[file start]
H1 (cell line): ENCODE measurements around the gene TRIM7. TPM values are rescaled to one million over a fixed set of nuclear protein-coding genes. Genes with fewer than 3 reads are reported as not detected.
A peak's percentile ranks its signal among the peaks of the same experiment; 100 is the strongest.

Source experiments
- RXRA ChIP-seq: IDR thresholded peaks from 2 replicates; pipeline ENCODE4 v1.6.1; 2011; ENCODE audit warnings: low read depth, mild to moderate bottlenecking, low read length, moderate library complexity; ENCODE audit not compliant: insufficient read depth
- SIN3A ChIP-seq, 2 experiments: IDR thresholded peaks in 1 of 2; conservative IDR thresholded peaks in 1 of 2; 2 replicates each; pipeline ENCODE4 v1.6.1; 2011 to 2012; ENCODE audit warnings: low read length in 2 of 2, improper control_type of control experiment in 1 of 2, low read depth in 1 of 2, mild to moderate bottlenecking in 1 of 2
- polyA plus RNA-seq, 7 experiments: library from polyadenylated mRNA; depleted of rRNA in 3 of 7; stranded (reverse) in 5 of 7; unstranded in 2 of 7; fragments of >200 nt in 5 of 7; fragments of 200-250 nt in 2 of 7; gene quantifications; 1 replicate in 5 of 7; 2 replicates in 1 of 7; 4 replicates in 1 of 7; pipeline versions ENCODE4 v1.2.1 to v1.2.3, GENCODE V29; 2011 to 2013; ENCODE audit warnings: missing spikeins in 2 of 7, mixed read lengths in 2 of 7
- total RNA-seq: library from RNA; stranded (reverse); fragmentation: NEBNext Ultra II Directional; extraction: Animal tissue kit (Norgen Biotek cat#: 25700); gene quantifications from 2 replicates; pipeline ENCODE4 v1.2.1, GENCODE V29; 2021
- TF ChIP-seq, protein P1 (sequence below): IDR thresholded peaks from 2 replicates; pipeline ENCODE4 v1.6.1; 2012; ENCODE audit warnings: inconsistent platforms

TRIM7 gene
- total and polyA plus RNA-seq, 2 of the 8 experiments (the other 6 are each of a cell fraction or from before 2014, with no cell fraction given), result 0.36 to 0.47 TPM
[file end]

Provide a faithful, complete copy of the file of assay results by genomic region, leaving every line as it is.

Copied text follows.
H1 (cell line): ENCODE measurements around the gene TRIM7. TPM values are rescaled to one million over a fixed set of nuclear protein-coding genes. Genes with fewer than 3 reads are reported as not detected.
A peak's percentile ranks its signal among the peaks of the same experiment; 100 is the strongest.

Source experiments
- RXRA ChIP-seq: IDR thresholded peaks from 2 replicates; pipeline ENCODE4 v1.6.1; 2011; ENCODE audit warnings: low read depth, mild to moderate bottlenecking, low read length, moderate library complexity; ENCODE audit not compliant: insufficient read depth
- SIN3A ChIP-seq, 2 experiments: IDR thresholded peaks in 1 of 2; conservative IDR thresholded peaks in 1 of 2; 2 replicates each; pipeline ENCODE4 v1.6.1; 2011 to 2012; ENCODE audit warnings: low read length in 2 of 2, improper control_type of control experiment in 1 of 2, low read depth in 1 of 2, mild to moderate bottlenecking in 1 of 2
- polyA plus RNA-seq, 7 experiments: library from polyadenylated mRNA; depleted of rRNA in 3 of 7; stranded (reverse) in 5 of 7; unstranded in 2 of 7; fragments of >200 nt in 5 of 7; fragments of 200-250 nt in 2 of 7; gene quantifications; 1 replicate in 5 of 7; 2 replicates in 1 of 7; 4 replicates in 1 of 7; pipeline versions ENCODE4 v1.2.1 to v1.2.3, GENCODE V29; 2011 to 2013; ENCODE audit warnings: missing spikeins in 2 of 7, mixed read lengths in 2 of 7
- total RNA-seq: library from RNA; stranded (reverse); fragmentation: NEBNext Ultra II Directional; extraction: Animal tissue kit (Norgen Biotek cat#: 25700); gene quantifications from 2 replicates; pipeline ENCODE4 v1.2.1, GENCODE V29; 2021
- TF ChIP-seq, protein P1 (sequence below): IDR thresholded peaks from 2 replicates; pipeline ENCODE4 v1.6.1; 2012; ENCODE audit warnings: inconsistent platforms

TRIM7 gene
- total and polyA plus RNA-seq, 2 of the 8 experiments (the other 6 are each of a cell fraction or from before 2014, with no cell fraction given), result 0.36 to 0.47 TPM